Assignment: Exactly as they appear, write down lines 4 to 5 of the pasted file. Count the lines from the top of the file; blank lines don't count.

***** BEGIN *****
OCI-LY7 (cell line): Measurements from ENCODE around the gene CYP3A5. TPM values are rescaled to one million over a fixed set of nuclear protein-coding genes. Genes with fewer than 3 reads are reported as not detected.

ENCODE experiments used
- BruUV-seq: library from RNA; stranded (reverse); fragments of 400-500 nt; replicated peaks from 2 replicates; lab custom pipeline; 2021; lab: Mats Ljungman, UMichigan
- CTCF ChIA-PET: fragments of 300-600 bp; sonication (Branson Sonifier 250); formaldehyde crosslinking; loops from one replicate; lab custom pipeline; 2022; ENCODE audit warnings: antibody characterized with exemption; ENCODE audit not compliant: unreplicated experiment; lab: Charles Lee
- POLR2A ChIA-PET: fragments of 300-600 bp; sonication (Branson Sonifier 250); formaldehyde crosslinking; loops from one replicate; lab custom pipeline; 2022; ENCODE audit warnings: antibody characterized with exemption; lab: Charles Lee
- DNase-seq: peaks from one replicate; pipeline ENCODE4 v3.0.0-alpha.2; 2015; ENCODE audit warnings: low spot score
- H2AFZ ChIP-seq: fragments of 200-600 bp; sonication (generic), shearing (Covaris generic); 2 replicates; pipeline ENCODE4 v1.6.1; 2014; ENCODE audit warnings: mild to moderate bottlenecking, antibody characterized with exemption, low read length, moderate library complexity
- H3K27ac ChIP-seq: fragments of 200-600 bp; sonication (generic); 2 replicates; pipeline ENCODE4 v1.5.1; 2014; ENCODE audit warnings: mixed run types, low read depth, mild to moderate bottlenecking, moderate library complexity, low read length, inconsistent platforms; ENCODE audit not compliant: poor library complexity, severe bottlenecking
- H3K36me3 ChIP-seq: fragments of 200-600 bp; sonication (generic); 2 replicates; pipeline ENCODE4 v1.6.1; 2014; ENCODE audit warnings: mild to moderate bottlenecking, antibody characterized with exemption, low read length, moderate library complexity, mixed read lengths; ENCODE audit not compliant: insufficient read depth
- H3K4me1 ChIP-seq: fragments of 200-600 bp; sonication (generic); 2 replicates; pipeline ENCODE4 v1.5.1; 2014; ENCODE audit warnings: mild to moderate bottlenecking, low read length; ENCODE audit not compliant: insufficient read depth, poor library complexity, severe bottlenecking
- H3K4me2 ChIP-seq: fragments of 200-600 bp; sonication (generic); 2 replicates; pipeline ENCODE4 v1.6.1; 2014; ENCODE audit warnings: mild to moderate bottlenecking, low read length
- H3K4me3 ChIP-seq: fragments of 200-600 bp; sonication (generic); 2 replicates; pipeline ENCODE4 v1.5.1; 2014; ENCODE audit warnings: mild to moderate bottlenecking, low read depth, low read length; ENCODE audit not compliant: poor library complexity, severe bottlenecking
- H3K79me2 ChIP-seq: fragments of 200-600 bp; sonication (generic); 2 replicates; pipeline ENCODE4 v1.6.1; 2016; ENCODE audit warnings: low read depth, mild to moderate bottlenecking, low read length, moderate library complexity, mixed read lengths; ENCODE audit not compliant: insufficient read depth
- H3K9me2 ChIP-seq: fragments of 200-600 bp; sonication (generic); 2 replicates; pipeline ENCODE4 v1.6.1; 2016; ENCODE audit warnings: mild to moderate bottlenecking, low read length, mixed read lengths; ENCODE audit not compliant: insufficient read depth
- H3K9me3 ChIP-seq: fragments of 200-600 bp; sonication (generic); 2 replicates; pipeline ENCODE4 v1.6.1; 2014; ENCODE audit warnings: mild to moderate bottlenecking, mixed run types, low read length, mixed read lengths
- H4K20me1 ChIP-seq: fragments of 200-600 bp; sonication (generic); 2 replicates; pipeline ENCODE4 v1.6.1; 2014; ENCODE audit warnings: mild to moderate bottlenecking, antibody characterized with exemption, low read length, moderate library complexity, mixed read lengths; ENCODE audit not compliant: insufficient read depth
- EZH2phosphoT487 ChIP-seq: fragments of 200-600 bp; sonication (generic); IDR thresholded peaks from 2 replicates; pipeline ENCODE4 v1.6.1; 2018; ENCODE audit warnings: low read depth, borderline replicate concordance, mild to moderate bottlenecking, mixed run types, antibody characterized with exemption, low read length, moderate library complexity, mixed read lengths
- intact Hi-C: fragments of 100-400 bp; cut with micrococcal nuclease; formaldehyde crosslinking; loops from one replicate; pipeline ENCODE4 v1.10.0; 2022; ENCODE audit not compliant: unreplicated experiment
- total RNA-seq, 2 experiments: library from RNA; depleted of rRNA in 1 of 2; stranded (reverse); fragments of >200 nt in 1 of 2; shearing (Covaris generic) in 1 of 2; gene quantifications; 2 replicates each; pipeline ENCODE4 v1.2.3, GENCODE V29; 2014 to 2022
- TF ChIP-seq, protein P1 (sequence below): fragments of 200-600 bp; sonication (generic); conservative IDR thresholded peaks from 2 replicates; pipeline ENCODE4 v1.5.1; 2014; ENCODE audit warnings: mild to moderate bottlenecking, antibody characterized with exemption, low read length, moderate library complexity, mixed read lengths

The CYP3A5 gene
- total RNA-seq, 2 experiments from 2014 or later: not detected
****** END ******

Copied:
- CTCF ChIA-PET: fragments of 300-600 bp; sonication (Branson Sonifier 250); formaldehyde crosslinking; loops from one replicate; lab custom pipeline; 2022; ENCODE audit warnings: antibody characterized with exemption; ENCODE audit not compliant: unreplicated experiment; lab: Charles Lee
- POLR2A ChIA-PET: fragments of 300-600 bp; sonication (Branson Sonifier 250); formaldehyde crosslinking; loops from one replicate; lab custom pipeline; 2022; ENCODE audit warnings: antibody characterized with exemption; lab: Charles Lee